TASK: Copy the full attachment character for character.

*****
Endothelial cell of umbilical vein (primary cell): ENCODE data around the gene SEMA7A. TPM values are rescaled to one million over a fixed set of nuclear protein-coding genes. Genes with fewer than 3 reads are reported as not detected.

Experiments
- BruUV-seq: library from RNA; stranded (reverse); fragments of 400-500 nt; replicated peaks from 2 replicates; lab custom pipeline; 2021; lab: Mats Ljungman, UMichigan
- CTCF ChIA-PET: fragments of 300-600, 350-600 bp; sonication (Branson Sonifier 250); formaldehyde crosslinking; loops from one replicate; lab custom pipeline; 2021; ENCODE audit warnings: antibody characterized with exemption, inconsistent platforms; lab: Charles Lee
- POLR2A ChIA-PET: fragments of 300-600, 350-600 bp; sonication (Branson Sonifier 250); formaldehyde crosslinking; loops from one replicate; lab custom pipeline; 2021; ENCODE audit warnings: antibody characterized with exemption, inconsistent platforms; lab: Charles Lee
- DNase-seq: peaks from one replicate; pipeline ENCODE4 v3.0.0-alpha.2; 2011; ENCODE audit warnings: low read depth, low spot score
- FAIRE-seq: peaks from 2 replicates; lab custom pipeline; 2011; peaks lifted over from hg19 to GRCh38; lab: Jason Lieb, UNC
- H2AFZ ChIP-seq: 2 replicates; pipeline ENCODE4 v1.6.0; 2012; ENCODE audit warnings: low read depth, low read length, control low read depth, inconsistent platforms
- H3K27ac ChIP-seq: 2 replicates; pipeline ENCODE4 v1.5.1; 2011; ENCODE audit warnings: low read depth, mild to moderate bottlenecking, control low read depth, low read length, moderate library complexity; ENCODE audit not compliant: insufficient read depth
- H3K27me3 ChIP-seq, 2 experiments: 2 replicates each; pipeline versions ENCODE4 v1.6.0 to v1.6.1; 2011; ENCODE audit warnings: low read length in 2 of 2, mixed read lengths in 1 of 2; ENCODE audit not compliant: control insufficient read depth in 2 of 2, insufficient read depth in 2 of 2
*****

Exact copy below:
Endothelial cell of umbilical vein (primary cell): ENCODE data around the gene SEMA7A. TPM values are rescaled to one million over a fixed set of nuclear protein-coding genes. Genes with fewer than 3 reads are reported as not detected.

Experiments
- BruUV-seq: library from RNA; stranded (reverse); fragments of 400-500 nt; replicated peaks from 2 replicates; lab custom pipeline; 2021; lab: Mats Ljungman, UMichigan
- CTCF ChIA-PET: fragments of 300-600, 350-600 bp; sonication (Branson Sonifier 250); formaldehyde crosslinking; loops from one replicate; lab custom pipeline; 2021; ENCODE audit warnings: antibody characterized with exemption, inconsistent platforms; lab: Charles Lee
- POLR2A ChIA-PET: fragments of 300-600, 350-600 bp; sonication (Branson Sonifier 250); formaldehyde crosslinking; loops from one replicate; lab custom pipeline; 2021; ENCODE audit warnings: antibody characterized with exemption, inconsistent platforms; lab: Charles Lee
- DNase-seq: peaks from one replicate; pipeline ENCODE4 v3.0.0-alpha.2; 2011; ENCODE audit warnings: low read depth, low spot score
- FAIRE-seq: peaks from 2 replicates; lab custom pipeline; 2011; peaks lifted over from hg19 to GRCh38; lab: Jason Lieb, UNC
- H2AFZ ChIP-seq: 2 replicates; pipeline ENCODE4 v1.6.0; 2012; ENCODE audit warnings: low read depth, low read length, control low read depth, inconsistent platforms
- H3K27ac ChIP-seq: 2 replicates; pipeline ENCODE4 v1.5.1; 2011; ENCODE audit warnings: low read depth, mild to moderate bottlenecking, control low read depth, low read length, moderate library complexity; ENCODE audit not compliant: insufficient read depth
- H3K27me3 ChIP-seq, 2 experiments: 2 replicates each; pipeline versions ENCODE4 v1.6.0 to v1.6.1; 2011; ENCODE audit warnings: low read length in 2 of 2, mixed read lengths in 1 of 2; ENCODE audit not compliant: control insufficient read depth in 2 of 2, insufficient read depth in 2 of 2